Table of Contents
Chinese Journal of Mathematics
Volume 2014 (2014), Article ID 549051, 7 pages
http://dx.doi.org/10.1155/2014/549051
Research Article

An Approximation of Hedberg’s Type in Sobolev Spaces with Variable Exponent and Application

Department of Mathematics, Laboratory LAMA, Faculty of Sciences Dhar El Mahraz, University Sidi Mohamed Ben Abdellah, BP 1796, 30000 Atlas Fez, Morocco

Received 20 February 2014; Accepted 4 April 2014; Published 29 April 2014

Academic Editor: Juntao Sun

Copyright © 2014 Abdelmoujib Benkirane et al. This is an open access article distributed under the Creative Commons Attribution License, which permits unrestricted use, distribution, and reproduction in any medium, provided the original work is properly cited.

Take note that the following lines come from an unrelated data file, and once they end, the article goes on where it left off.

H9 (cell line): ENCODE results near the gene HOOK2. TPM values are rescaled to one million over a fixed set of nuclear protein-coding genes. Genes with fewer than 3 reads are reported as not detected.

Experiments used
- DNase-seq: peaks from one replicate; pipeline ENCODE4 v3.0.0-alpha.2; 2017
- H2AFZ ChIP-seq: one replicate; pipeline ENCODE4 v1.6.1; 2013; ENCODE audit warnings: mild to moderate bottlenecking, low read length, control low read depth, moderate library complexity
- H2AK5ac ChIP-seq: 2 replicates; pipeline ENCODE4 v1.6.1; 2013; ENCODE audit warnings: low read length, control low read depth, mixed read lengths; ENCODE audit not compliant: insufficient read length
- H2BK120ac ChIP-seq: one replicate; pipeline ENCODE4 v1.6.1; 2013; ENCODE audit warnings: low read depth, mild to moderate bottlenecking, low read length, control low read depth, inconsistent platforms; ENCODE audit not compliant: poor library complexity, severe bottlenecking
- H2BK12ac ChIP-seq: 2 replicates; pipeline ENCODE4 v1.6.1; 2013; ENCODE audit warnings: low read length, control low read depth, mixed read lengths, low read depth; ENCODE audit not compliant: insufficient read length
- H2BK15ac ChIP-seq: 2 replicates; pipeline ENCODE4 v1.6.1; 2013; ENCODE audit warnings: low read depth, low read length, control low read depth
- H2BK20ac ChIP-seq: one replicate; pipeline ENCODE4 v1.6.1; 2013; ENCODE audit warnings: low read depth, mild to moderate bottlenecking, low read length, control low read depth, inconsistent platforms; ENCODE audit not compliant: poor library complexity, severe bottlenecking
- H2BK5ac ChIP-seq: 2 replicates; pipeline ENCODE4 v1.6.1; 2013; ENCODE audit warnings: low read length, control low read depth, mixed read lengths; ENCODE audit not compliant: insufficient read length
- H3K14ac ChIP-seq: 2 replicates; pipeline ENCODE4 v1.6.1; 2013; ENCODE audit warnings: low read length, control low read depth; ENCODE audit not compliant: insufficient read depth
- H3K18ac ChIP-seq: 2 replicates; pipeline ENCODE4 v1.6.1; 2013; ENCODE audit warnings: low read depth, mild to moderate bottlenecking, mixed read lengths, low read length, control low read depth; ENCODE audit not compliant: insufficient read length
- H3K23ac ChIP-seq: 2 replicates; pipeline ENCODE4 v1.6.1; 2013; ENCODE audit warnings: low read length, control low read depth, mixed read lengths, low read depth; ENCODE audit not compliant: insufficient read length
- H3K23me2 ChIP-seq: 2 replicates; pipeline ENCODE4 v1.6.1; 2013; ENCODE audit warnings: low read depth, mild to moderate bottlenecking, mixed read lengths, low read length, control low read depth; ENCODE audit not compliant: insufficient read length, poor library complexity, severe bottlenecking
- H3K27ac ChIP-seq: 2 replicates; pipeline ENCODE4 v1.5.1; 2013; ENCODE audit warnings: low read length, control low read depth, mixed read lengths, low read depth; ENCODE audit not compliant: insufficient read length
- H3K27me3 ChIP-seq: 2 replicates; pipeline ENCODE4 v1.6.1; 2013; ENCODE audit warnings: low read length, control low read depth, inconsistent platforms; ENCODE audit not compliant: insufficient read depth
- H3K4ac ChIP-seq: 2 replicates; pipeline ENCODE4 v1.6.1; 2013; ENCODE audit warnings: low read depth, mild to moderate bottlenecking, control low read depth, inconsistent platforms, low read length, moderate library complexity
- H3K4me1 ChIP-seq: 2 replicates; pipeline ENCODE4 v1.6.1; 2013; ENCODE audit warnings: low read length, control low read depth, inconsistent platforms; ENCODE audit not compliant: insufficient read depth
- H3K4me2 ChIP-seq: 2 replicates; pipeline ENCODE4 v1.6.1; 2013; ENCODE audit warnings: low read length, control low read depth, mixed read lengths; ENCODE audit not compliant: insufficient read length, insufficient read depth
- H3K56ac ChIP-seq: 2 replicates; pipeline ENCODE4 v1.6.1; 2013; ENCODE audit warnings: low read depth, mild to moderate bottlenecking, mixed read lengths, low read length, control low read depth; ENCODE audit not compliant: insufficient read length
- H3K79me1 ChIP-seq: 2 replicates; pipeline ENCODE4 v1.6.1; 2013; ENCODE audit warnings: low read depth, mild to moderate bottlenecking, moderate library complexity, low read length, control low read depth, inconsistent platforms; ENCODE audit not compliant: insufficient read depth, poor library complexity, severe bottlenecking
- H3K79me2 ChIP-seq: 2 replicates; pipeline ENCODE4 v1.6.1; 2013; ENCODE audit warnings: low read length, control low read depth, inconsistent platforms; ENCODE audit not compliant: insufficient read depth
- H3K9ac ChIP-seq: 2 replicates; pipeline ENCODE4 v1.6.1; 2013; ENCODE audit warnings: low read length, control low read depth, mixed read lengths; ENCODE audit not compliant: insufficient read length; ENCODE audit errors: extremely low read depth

Abstract

The aim of this paper is to extend the usual framework of PDE with to include a large class of cases with , whose coefficient satisfies conditions (including growth conditions) which guarantee the solvability of the problem . This new framework is conceptually more involved than the classical one includes many more fundamental examples. Thus our main result can be applied to various types of PDEs such as reaction-diffusion equations, Burgers type equation, Navier-Stokes equation, and p-Laplace equation.

1. Introduction

This paper is motivated by the study of the unilateral problem associated with the following equation:

We show the existence of variational solutions of this elliptic boundary value problem for strongly elliptic systems of order on a domain in in generalized divergence form as follows:

The function satisfies a sign condition but has otherwise completely unrestricted growth with respect to .